“That’s what I prefer,” Dr. Shell said, “even if we didn’t have this epidemic upon us. But those people are so stretched, and you could do as much for yourself at home as they’d do for you.”

“One of my main concerns is Covid, too,” I said. “Southside assured me of a quarantined ward and room. I wasn’t going to even get out of the room over there.”

“Yeah, home is always best if you can do it. Okay, then, Lori will get you all fixed up for outpatient care. I think you’ll do just fine at home.”

“Will I have home health?” I asked. I was thinking about bathing mainly.

“You won’t need it. They tell me you have a couple stairs at home. Did you have any trouble with stairs in PT?”

“No.”

“Then you’ll be fine. Don’t forget to make your appointment for followup in three weeks.”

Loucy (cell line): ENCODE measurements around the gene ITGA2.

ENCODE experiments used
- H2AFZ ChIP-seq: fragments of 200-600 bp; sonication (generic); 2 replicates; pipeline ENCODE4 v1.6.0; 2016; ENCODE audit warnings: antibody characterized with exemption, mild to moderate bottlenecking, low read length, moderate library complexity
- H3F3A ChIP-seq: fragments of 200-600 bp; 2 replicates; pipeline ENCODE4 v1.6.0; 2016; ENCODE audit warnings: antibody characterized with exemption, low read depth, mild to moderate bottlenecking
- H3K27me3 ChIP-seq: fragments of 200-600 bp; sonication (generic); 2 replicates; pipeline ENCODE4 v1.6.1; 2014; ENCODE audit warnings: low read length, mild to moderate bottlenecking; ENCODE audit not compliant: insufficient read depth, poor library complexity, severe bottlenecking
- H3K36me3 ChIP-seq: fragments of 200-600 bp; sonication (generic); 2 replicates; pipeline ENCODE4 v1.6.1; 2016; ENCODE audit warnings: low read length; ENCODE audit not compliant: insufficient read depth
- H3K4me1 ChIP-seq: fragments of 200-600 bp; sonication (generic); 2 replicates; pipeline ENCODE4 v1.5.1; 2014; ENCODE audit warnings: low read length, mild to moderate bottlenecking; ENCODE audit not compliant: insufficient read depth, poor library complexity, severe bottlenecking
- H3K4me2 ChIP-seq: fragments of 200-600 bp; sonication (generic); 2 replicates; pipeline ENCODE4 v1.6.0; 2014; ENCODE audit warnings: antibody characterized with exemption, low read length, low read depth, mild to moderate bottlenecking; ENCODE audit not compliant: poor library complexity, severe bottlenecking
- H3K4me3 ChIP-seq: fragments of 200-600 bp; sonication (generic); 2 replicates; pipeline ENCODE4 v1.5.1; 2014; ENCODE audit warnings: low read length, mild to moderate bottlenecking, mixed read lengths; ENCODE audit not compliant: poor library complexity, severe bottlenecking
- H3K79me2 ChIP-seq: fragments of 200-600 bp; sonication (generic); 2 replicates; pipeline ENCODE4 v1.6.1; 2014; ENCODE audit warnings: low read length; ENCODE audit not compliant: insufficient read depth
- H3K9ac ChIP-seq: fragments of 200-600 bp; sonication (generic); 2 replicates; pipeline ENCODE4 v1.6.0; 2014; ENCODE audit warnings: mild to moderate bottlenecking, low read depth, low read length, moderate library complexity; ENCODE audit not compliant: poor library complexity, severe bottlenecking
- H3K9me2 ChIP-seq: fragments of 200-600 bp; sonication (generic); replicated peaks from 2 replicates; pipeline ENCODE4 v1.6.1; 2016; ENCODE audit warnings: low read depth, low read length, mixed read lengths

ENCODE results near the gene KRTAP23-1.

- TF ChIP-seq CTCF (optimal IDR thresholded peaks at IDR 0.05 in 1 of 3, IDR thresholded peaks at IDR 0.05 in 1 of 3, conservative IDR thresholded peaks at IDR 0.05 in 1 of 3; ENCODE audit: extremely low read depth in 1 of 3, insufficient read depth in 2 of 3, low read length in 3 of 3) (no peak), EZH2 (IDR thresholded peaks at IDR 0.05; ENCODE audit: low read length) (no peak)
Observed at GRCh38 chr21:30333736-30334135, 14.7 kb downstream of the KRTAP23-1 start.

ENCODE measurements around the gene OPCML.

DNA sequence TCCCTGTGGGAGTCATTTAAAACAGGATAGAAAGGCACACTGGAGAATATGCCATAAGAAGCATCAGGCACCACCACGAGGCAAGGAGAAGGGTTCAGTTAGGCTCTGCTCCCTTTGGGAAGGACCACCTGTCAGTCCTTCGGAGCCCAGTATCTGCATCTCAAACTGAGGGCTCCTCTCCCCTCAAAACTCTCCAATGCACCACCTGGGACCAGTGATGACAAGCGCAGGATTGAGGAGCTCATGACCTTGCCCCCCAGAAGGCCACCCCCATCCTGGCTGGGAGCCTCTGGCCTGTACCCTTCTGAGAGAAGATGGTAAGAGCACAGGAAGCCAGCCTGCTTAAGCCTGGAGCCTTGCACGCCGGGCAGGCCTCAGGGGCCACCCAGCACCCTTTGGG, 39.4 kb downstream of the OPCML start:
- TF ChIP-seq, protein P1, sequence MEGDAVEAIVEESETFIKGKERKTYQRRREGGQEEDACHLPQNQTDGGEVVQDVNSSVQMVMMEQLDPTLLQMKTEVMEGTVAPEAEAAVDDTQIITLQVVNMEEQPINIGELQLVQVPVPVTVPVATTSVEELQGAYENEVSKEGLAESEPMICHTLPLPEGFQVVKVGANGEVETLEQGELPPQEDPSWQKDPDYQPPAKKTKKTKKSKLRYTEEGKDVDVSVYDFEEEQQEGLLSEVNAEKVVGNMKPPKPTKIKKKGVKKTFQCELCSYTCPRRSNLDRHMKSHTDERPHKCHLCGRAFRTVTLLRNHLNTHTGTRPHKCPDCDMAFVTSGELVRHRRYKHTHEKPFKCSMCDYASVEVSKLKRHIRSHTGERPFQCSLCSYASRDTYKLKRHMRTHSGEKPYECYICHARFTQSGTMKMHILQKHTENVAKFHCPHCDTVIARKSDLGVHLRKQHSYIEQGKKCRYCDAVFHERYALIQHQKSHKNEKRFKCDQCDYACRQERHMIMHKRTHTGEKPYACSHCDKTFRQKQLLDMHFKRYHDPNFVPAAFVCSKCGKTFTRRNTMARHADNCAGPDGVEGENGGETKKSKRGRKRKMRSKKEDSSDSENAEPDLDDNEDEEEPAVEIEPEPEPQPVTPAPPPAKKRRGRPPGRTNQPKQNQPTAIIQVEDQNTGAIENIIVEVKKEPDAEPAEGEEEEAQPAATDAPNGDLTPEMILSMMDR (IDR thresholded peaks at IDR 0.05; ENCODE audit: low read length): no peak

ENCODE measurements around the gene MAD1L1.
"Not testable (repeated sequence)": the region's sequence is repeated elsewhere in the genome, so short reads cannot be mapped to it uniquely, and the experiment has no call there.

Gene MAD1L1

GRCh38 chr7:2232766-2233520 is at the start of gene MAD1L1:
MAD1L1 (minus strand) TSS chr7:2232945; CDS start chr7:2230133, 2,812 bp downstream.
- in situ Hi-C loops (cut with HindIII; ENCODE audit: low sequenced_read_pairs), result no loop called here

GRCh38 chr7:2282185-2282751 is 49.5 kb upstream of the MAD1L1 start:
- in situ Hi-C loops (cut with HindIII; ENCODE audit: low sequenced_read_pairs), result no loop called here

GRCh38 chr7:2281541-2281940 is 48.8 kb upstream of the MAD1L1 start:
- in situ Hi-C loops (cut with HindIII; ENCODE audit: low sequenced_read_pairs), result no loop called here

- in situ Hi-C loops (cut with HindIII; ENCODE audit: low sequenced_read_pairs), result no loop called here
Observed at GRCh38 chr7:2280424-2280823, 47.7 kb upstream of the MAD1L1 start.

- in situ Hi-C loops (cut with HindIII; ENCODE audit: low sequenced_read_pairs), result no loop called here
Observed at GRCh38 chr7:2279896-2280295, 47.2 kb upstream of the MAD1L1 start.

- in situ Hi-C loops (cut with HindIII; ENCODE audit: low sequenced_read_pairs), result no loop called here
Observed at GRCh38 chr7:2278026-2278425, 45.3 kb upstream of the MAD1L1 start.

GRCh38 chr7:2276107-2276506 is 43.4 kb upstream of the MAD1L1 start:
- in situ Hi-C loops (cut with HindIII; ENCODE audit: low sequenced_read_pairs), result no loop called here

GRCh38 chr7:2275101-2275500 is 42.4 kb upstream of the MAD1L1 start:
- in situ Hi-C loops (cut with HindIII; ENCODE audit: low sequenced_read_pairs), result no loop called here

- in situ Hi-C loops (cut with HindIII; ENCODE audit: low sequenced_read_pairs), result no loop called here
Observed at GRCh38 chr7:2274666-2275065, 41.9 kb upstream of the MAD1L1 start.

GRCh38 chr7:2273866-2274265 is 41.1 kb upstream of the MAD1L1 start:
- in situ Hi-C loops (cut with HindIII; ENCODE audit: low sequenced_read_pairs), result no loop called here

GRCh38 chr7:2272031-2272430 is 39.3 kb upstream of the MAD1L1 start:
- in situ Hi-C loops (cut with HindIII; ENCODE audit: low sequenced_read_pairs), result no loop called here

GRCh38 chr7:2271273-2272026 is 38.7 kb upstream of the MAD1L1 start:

***

I left the hospital the second (and last) time on Tuesday about noon.

“Neil, we have to get tacos. I need tacos. Tacos for everyone!”

At home, Neil unloaded my bags and set a casual table.

“Isn’t this a great idea?” I asked.

Mom, Dave, and Neil all agreed!

*****

What we do for love…

Mama usually calls maybe once a day. Today she called four times. Her knee replacement surgery is next Monday. She’s concerned about her wardrobe, the low potassium diet her urologist has recommended, and the three weeks she’ll spend in post-operative re-habilitation.

2013-11-28 10.58.28“Your father doesn’t want me to go to re-hab for three weeks,” she says. “He says we can do everything I need right here.”

“Well, he’s wrong, and Dr. Shell wants you to go to re-hab,” I say. Dr. Shell is her orthopedic surgeon.

“I know. I want to go to re-hab, too. I need to do it.”

“You just want to know he’s going to be okay without you?” I ask.

“Oh, he’ll be fine,” she says, waving it off. “He just doesn’t want to be here alone.”